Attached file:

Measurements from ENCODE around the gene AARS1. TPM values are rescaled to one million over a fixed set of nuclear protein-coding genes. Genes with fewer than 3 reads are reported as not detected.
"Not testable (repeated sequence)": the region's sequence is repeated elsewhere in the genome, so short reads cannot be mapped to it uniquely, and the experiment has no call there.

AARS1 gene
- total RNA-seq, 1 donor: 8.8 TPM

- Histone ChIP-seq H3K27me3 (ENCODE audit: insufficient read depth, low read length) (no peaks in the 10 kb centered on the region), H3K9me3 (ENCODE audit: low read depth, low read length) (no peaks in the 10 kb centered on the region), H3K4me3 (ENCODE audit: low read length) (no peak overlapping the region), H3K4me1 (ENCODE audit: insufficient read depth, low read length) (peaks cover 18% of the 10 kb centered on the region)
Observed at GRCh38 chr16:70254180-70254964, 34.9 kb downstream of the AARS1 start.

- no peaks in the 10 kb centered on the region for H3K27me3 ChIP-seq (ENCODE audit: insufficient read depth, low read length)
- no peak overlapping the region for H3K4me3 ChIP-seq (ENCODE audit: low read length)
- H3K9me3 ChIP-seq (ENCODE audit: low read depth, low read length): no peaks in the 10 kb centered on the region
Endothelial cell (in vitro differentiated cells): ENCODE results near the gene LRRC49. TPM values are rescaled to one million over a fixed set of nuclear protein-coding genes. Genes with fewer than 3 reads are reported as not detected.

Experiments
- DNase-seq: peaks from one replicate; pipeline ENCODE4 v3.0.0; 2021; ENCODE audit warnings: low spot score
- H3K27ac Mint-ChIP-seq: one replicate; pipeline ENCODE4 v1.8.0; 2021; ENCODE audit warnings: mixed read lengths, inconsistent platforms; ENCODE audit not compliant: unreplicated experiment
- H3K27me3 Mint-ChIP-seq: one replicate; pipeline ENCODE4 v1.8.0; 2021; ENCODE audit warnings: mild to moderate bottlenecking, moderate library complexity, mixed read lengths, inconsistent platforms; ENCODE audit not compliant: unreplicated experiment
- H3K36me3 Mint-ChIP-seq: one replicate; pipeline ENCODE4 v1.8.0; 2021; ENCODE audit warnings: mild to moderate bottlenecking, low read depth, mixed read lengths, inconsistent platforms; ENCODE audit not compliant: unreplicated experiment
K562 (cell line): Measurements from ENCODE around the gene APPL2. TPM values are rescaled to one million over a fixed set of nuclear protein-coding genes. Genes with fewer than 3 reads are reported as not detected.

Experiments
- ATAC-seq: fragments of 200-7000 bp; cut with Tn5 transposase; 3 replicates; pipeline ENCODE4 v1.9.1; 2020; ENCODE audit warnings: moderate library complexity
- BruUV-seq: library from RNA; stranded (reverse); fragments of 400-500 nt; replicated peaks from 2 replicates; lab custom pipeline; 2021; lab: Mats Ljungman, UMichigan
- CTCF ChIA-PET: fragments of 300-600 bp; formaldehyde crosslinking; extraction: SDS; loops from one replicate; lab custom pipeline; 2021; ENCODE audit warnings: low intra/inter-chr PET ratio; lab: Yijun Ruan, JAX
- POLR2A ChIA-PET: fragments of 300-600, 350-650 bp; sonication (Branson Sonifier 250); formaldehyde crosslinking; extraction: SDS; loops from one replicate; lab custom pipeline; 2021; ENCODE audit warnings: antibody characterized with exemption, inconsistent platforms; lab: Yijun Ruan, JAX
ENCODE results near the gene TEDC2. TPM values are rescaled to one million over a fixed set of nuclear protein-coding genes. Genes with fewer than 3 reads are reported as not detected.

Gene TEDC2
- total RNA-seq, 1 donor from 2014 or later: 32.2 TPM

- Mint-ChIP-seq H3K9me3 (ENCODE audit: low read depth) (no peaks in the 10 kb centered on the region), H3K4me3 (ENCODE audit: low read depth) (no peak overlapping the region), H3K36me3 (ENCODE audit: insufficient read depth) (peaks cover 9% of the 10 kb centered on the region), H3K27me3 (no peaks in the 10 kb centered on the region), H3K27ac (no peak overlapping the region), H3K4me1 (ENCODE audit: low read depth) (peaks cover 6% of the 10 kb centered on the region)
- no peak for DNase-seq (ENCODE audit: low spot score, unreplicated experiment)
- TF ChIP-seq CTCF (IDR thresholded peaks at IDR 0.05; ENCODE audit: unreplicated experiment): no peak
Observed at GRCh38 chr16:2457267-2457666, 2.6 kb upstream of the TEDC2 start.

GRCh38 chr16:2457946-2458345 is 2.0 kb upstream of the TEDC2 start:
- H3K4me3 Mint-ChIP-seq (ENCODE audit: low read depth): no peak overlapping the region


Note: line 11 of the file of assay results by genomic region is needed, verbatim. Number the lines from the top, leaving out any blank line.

Experiments